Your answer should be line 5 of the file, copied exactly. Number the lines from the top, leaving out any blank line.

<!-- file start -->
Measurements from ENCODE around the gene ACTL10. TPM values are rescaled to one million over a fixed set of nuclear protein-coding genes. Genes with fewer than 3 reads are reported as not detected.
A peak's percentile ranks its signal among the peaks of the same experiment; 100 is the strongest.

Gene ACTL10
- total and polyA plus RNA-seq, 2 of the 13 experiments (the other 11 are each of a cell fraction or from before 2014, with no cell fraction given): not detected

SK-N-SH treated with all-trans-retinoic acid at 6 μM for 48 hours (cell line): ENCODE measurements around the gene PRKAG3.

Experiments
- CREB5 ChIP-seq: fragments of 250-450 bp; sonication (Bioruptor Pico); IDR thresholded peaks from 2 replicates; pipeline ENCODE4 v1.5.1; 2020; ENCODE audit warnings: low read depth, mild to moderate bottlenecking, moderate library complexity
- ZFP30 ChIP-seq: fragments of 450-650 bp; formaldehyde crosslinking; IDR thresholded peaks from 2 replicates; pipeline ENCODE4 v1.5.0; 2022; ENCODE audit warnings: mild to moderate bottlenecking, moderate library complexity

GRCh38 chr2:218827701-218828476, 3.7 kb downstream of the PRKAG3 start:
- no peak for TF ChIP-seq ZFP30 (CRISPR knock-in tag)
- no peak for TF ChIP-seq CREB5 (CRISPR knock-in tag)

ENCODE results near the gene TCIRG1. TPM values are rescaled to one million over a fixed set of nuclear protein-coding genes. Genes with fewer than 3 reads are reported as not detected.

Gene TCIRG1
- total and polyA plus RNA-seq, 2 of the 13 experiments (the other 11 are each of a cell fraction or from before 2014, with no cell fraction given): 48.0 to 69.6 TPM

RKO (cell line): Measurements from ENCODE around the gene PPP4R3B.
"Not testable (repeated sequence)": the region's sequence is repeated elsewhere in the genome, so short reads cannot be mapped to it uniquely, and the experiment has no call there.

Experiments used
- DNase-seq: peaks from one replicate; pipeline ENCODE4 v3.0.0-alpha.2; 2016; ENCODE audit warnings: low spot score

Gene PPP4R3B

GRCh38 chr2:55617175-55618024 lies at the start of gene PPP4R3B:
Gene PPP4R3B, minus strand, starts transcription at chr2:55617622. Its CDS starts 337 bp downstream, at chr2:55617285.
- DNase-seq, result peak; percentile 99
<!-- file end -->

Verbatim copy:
SK-N-SH treated with all-trans-retinoic acid at 6 μM for 48 hours (cell line): ENCODE measurements around the gene PRKAG3.